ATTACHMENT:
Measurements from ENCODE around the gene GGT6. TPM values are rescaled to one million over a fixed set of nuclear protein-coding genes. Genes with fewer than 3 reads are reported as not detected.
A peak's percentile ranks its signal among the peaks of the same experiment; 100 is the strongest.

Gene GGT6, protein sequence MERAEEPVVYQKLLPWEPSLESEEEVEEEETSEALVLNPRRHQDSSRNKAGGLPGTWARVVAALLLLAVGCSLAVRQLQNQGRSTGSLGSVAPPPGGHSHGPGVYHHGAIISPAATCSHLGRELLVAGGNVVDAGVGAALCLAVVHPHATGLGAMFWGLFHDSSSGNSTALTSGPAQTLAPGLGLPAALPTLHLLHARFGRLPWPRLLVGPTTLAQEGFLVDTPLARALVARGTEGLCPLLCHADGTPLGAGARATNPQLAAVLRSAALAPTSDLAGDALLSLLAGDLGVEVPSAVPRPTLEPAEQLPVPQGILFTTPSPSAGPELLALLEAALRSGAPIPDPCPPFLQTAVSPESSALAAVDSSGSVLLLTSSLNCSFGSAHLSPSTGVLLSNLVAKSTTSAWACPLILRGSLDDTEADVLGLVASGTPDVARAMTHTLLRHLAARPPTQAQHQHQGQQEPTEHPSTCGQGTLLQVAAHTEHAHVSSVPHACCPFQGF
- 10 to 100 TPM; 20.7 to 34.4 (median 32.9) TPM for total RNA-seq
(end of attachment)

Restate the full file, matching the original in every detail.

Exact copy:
Measurements from ENCODE around the gene GGT6. TPM values are rescaled to one million over a fixed set of nuclear protein-coding genes. Genes with fewer than 3 reads are reported as not detected.
A peak's percentile ranks its signal among the peaks of the same experiment; 100 is the strongest.

Gene GGT6, protein sequence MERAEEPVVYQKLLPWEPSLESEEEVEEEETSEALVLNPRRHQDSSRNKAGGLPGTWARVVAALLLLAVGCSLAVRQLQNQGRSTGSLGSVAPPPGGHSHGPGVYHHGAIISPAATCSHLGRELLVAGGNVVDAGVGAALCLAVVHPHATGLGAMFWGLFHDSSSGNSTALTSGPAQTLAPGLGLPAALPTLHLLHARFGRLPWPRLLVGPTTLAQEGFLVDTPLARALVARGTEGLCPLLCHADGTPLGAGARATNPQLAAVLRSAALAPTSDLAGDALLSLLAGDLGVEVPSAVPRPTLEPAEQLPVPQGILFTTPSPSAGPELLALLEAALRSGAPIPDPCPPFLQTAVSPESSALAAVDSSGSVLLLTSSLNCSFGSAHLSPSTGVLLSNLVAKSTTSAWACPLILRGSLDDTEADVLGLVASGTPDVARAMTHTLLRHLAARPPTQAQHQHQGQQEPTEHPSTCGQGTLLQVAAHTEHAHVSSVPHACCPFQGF
- 10 to 100 TPM; 20.7 to 34.4 (median 32.9) TPM for total RNA-seq